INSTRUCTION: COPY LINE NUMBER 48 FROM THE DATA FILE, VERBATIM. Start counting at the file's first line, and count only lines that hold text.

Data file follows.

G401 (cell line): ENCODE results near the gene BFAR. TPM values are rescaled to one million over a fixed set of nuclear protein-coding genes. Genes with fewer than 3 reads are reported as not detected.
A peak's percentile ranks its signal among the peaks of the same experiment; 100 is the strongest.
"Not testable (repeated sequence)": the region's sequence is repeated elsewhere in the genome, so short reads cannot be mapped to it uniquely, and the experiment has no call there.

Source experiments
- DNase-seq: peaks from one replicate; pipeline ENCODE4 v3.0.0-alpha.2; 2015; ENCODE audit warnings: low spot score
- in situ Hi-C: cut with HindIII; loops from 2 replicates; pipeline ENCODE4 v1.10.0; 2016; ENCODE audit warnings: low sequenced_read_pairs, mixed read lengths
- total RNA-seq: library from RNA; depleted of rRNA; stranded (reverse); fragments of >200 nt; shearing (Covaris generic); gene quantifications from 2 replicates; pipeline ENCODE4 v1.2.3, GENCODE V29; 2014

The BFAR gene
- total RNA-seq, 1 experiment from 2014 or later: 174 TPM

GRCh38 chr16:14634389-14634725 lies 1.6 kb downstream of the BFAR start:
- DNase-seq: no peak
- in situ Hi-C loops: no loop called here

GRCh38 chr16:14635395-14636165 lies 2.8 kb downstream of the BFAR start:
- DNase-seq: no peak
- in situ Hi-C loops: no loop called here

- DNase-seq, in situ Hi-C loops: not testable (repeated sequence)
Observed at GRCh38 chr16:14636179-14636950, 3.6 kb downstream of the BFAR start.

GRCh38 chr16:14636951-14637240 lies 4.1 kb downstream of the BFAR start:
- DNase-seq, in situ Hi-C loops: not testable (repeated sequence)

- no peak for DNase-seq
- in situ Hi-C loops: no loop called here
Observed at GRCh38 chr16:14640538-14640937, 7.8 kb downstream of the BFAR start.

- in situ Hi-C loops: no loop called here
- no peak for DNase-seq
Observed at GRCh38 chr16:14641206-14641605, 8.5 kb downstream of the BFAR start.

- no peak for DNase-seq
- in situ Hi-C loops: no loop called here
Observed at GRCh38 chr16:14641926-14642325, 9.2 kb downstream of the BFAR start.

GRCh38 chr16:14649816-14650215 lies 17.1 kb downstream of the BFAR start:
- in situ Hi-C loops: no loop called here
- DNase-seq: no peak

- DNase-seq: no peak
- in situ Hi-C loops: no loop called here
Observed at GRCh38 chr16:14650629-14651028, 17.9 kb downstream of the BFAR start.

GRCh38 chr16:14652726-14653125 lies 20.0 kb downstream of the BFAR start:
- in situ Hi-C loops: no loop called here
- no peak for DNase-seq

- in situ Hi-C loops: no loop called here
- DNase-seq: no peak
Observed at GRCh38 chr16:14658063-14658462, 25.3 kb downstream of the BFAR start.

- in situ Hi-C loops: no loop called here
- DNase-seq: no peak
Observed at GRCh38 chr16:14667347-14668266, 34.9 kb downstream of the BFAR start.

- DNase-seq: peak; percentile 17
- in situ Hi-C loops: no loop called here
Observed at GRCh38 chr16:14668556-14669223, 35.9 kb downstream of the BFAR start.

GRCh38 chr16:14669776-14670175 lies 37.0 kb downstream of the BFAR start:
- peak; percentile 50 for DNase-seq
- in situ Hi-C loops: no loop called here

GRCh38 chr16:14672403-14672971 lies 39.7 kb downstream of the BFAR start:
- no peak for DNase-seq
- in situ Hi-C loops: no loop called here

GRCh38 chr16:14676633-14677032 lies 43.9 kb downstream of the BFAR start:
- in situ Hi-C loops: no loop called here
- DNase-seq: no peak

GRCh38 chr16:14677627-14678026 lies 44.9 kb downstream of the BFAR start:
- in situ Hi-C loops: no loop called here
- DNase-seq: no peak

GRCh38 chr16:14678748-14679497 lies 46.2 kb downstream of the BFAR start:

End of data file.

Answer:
- peak; percentile 50 for DNase-seq